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Controversies return to Indian badminton

Two controversies in the space of a week disrupted a prolonged spell of relative calm in Indian badminton. The first happened with the Indian team’s representation at the World University Badminton Championships – the selection of the team was challenged by former champion Madhumita Bisht, and the original team of 11 was expanded to 17 and sent to Korea at the last minute.

The other issue which dominated the headlines was doubles player Prajakta Sawant challenging her omission from the national camp by coach Pullela Gopi Chand. Sawant approached the Bombay High Court, which directed that the player be allowed to play in the camp. Gopi, who was in Bahrain when the High Court passed the order, refused to comment, saying that SAI (Sports Authority of India) and BAI (Badminton Association of India) were aware of the matter and would take a decision.

But the issue again flared up after doubles star Jwala Gutta, who has long had a testy relationship with Gopi, announced her support for Sawant. In an interview to The Times of India, Jwala said: “Favouritism, politics and discrimination have been there for a very long time. I will not take my words back on this as I am worried about the future of the sport… Earlier I used to talk about these issues and no one would understand my view… If tomorrow she needs any kind of help or support I would readily give it.”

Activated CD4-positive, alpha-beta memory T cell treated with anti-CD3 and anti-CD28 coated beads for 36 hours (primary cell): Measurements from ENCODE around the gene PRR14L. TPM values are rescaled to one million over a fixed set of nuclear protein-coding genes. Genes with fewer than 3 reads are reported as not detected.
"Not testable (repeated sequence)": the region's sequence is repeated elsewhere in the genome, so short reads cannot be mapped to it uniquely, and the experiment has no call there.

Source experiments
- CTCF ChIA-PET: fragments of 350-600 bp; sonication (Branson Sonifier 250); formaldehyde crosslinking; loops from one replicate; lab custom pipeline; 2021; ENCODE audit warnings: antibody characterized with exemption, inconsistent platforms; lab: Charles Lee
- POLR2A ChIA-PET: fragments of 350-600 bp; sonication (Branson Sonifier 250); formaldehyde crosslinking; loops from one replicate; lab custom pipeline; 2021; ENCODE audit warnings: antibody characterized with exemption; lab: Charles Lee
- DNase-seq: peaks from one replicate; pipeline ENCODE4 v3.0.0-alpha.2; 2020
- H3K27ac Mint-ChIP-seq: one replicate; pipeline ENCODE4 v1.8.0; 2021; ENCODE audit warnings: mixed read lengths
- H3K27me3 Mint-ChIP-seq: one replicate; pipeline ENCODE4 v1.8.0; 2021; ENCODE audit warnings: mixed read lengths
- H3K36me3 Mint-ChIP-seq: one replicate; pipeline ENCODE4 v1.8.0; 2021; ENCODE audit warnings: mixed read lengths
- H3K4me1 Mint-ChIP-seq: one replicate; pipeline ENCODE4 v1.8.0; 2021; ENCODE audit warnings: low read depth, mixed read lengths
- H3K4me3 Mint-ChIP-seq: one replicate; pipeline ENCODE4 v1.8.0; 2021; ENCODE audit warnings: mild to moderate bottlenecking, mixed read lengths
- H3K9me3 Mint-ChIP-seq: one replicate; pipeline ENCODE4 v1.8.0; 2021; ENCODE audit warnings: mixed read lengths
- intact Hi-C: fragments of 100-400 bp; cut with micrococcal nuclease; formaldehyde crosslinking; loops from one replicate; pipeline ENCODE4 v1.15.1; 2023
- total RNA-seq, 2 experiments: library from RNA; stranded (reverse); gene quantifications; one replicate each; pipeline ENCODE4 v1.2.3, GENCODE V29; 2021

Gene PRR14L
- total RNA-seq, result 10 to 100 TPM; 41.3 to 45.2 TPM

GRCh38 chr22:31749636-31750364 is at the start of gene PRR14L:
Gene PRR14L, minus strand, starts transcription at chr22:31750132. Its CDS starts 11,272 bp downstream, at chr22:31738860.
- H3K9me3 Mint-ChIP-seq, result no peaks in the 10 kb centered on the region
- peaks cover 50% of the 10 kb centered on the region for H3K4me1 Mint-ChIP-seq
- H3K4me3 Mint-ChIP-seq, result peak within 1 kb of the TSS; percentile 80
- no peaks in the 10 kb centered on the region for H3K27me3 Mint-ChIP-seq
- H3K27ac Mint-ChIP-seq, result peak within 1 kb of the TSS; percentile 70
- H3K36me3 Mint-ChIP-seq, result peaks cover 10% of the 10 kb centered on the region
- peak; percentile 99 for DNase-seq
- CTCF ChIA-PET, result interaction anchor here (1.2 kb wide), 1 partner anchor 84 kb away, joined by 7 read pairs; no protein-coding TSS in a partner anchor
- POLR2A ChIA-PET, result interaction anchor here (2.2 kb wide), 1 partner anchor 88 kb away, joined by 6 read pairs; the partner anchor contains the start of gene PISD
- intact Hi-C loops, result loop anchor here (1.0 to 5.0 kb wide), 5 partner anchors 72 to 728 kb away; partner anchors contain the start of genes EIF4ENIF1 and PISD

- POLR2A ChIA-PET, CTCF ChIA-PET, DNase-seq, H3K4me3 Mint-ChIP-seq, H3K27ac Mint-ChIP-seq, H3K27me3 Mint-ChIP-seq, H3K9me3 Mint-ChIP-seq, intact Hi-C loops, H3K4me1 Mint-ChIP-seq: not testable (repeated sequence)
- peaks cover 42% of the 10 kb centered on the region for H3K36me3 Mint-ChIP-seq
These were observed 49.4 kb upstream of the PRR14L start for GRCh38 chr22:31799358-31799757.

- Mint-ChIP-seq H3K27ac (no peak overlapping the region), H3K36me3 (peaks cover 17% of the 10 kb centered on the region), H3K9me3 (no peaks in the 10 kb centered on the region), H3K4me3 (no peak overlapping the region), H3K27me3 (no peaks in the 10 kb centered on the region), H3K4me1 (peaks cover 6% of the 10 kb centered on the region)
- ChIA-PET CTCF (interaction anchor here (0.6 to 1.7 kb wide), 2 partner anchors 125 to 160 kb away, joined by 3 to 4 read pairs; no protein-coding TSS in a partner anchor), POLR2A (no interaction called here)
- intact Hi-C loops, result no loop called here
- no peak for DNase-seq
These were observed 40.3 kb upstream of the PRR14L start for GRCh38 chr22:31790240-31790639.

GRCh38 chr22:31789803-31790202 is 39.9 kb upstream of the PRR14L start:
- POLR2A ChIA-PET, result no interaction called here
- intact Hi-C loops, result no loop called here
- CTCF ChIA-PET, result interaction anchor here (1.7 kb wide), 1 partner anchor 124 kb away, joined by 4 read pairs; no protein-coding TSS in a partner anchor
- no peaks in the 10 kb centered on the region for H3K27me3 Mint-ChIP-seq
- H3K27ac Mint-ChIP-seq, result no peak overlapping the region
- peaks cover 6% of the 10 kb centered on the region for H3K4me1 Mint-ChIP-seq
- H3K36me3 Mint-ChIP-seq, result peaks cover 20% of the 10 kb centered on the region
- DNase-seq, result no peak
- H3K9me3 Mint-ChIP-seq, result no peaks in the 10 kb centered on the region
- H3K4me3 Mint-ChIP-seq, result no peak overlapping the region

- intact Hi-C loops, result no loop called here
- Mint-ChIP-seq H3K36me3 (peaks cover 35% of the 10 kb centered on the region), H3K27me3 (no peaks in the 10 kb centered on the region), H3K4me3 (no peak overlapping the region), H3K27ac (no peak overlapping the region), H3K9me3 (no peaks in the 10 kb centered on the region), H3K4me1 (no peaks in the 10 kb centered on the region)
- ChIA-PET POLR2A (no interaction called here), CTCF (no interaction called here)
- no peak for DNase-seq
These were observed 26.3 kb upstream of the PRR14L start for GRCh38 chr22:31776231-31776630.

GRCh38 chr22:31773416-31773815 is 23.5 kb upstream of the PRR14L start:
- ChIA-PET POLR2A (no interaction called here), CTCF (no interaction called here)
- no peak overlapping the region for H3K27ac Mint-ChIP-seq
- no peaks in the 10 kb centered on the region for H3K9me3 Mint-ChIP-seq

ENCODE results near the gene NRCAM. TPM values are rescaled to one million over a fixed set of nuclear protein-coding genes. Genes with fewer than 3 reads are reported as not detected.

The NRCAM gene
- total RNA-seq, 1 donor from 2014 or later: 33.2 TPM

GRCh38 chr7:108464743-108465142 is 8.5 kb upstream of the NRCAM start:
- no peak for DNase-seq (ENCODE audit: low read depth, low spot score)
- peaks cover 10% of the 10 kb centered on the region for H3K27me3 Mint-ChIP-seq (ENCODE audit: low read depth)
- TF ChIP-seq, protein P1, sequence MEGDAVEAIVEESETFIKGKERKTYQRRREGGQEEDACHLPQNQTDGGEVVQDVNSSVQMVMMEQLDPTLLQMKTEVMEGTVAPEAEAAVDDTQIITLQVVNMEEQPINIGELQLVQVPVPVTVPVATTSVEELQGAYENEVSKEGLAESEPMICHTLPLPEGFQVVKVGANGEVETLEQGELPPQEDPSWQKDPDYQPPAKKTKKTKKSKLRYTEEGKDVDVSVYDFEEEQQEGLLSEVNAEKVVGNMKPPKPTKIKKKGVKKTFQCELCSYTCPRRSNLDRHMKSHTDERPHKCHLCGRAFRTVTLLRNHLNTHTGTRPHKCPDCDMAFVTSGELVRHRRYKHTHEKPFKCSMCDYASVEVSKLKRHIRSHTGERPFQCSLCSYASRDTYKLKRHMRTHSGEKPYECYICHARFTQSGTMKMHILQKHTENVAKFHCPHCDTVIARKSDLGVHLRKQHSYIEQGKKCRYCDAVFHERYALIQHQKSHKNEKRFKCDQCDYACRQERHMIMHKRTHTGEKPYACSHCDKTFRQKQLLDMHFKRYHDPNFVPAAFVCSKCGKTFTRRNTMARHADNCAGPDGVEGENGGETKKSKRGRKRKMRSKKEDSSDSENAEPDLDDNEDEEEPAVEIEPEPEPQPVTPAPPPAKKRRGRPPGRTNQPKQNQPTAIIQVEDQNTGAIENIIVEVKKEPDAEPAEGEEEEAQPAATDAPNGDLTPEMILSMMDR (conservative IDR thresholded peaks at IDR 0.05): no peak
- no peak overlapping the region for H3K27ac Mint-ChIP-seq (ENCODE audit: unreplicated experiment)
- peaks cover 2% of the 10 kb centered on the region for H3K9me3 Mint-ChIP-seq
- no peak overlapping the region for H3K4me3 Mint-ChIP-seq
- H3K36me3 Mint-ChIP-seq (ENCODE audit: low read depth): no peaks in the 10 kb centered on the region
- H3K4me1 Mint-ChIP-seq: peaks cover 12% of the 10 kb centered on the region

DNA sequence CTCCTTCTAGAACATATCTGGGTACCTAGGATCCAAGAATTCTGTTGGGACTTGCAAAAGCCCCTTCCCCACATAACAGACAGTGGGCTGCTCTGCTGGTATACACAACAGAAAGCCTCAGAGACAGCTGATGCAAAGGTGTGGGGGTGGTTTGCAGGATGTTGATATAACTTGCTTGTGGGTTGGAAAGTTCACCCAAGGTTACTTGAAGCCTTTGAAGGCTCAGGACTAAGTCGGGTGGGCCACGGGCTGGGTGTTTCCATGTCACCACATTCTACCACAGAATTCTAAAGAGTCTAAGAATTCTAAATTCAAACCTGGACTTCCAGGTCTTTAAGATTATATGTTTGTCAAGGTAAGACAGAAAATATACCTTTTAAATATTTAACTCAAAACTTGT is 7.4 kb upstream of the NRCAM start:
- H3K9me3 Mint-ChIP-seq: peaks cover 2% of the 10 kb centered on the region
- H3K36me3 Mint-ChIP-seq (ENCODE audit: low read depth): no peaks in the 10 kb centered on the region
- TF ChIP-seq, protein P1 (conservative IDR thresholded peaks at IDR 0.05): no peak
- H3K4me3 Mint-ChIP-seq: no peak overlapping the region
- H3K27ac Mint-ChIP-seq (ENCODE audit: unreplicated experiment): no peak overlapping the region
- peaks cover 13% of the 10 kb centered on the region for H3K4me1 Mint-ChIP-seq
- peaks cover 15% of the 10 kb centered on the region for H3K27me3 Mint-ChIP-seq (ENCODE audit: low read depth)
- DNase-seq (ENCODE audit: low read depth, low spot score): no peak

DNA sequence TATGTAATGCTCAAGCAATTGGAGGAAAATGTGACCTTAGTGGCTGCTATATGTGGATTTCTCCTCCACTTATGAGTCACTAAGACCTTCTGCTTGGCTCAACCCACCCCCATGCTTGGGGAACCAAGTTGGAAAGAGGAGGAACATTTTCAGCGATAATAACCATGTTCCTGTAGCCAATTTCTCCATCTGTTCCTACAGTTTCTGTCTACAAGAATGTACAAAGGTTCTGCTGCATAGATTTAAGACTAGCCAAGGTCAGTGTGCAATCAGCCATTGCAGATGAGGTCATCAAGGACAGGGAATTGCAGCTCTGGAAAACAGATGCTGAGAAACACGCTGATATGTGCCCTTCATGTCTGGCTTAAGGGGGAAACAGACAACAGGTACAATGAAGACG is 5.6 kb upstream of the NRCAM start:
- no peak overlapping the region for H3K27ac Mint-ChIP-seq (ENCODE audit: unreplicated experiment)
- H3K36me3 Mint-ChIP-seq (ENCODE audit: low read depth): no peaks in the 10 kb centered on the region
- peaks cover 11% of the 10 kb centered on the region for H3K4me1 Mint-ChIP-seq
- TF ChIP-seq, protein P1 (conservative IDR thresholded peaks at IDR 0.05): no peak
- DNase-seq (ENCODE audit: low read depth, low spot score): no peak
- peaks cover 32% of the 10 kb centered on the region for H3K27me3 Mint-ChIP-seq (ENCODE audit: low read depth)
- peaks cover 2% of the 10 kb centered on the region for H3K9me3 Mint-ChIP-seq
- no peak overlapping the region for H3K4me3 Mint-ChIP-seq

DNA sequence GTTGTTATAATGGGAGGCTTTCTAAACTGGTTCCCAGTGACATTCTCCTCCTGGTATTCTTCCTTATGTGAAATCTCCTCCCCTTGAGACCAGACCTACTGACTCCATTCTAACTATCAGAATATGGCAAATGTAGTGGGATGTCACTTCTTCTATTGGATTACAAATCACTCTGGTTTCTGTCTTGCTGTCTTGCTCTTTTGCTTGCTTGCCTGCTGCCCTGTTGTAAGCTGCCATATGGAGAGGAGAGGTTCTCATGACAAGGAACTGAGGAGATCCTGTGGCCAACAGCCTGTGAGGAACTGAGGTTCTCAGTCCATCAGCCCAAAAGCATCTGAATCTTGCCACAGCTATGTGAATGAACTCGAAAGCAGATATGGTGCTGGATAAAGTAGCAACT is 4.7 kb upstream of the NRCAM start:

While each party in this issue will have its own version of events, one is unsure how Sawant’s career will progress from here. Has she done herself more harm than good by filing the case? Since she is a doubles player, she will need to find a partner who is willing to play with her. Given that she has challenged the Badminton Association of India, she might not be able to find a willing partner – unless Jwala comes to her rescue, of course.

The other point this brings up is: how is a coach expected to function if players turn to the law to resolve selection issues? A coach will necessarily have to take unpopular decisions from time to time – and one is unsure if a court of law can decide on whether a player is committed enough to excel at the highest level.

Jwala also referred to Gopi running his private academy while functioning as national coach: “Ethically, it is not right for a chief national coach to have his own private academy,” she said.

While she did voice the concern of those who aren’t part of the academy, it would be strange to expect the national coaches to give up their involvement with their academies when they are appointed. Gopi has spent a lot of time and money in building his academy, and he cannot be expected to ignore it when he’s appointed national coach. The last two chief national coaches, Vimal Kumar and Gopi Chand, have both been involved with private academies while doing national duty. That’s because the pool of top-class coaches in India is so limited that the association relies on those who have excelled as players.

The problem, however, is as much about perception as about the challenge of handling two roles simultaneously. It would perhaps be useful to examine how other badminton-playing countries handle this issue. Do all their national coaches give up their own academies when appointed for international duty? Indian badminton will need to resolve this latest tangle quickly, and think of badminton-related challenges ahead.

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